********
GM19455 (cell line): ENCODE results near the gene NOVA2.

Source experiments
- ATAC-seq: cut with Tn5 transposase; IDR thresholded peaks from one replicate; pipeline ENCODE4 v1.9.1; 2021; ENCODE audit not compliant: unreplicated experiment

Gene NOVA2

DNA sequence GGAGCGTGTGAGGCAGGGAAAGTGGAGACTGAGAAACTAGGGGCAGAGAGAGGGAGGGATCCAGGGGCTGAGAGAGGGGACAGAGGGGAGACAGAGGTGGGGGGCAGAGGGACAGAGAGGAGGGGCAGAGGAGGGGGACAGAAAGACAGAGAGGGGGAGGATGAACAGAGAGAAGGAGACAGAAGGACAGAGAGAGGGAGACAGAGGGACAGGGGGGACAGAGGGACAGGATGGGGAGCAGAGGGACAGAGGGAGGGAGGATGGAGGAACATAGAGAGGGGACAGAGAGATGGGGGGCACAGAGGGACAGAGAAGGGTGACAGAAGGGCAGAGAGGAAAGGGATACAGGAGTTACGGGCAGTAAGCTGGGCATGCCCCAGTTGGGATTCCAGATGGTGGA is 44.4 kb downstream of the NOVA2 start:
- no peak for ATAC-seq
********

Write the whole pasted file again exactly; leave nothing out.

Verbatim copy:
GM19455 (cell line): ENCODE results near the gene NOVA2.

Source experiments
- ATAC-seq: cut with Tn5 transposase; IDR thresholded peaks from one replicate; pipeline ENCODE4 v1.9.1; 2021; ENCODE audit not compliant: unreplicated experiment

Gene NOVA2

DNA sequence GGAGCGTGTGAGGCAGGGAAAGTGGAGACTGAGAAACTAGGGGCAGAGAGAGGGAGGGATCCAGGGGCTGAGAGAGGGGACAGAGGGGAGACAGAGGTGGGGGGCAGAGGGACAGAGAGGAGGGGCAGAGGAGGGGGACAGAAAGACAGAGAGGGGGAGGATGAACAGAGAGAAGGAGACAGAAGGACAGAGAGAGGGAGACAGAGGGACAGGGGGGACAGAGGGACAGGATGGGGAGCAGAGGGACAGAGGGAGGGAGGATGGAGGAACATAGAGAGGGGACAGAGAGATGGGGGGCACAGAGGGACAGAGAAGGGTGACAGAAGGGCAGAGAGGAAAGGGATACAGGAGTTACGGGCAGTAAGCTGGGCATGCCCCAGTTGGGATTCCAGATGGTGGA is 44.4 kb downstream of the NOVA2 start:
- no peak for ATAC-seq